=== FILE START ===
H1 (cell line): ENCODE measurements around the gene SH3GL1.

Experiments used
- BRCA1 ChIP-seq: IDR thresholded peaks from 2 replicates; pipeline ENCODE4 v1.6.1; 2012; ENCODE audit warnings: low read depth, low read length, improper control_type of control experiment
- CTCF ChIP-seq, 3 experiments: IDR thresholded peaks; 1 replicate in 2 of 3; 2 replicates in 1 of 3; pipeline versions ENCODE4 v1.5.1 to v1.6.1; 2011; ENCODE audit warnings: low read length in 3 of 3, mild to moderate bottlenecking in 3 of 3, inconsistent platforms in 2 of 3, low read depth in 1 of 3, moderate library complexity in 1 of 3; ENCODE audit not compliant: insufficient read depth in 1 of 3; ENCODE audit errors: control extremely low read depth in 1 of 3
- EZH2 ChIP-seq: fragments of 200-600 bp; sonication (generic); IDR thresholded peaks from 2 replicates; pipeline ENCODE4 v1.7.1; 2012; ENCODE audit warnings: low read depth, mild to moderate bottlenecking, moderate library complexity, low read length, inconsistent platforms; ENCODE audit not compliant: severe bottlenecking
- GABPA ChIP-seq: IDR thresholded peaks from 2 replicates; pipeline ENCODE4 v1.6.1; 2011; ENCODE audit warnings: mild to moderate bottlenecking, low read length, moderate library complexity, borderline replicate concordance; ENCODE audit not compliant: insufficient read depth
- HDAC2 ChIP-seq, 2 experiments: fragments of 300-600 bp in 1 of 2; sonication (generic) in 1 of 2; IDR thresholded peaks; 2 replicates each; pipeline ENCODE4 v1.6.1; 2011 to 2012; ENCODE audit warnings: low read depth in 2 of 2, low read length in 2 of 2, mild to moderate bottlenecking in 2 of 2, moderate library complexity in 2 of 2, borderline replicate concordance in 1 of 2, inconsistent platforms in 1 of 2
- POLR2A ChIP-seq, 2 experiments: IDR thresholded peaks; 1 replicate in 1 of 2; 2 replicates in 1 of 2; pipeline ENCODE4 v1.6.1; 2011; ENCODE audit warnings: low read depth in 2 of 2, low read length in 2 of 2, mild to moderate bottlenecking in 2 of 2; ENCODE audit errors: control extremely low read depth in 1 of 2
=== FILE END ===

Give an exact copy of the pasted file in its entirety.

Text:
H1 (cell line): ENCODE measurements around the gene SH3GL1.

Experiments used
- BRCA1 ChIP-seq: IDR thresholded peaks from 2 replicates; pipeline ENCODE4 v1.6.1; 2012; ENCODE audit warnings: low read depth, low read length, improper control_type of control experiment
- CTCF ChIP-seq, 3 experiments: IDR thresholded peaks; 1 replicate in 2 of 3; 2 replicates in 1 of 3; pipeline versions ENCODE4 v1.5.1 to v1.6.1; 2011; ENCODE audit warnings: low read length in 3 of 3, mild to moderate bottlenecking in 3 of 3, inconsistent platforms in 2 of 3, low read depth in 1 of 3, moderate library complexity in 1 of 3; ENCODE audit not compliant: insufficient read depth in 1 of 3; ENCODE audit errors: control extremely low read depth in 1 of 3
- EZH2 ChIP-seq: fragments of 200-600 bp; sonication (generic); IDR thresholded peaks from 2 replicates; pipeline ENCODE4 v1.7.1; 2012; ENCODE audit warnings: low read depth, mild to moderate bottlenecking, moderate library complexity, low read length, inconsistent platforms; ENCODE audit not compliant: severe bottlenecking
- GABPA ChIP-seq: IDR thresholded peaks from 2 replicates; pipeline ENCODE4 v1.6.1; 2011; ENCODE audit warnings: mild to moderate bottlenecking, low read length, moderate library complexity, borderline replicate concordance; ENCODE audit not compliant: insufficient read depth
- HDAC2 ChIP-seq, 2 experiments: fragments of 300-600 bp in 1 of 2; sonication (generic) in 1 of 2; IDR thresholded peaks; 2 replicates each; pipeline ENCODE4 v1.6.1; 2011 to 2012; ENCODE audit warnings: low read depth in 2 of 2, low read length in 2 of 2, mild to moderate bottlenecking in 2 of 2, moderate library complexity in 2 of 2, borderline replicate concordance in 1 of 2, inconsistent platforms in 1 of 2
- POLR2A ChIP-seq, 2 experiments: IDR thresholded peaks; 1 replicate in 1 of 2; 2 replicates in 1 of 2; pipeline ENCODE4 v1.6.1; 2011; ENCODE audit warnings: low read depth in 2 of 2, low read length in 2 of 2, mild to moderate bottlenecking in 2 of 2; ENCODE audit errors: control extremely low read depth in 1 of 2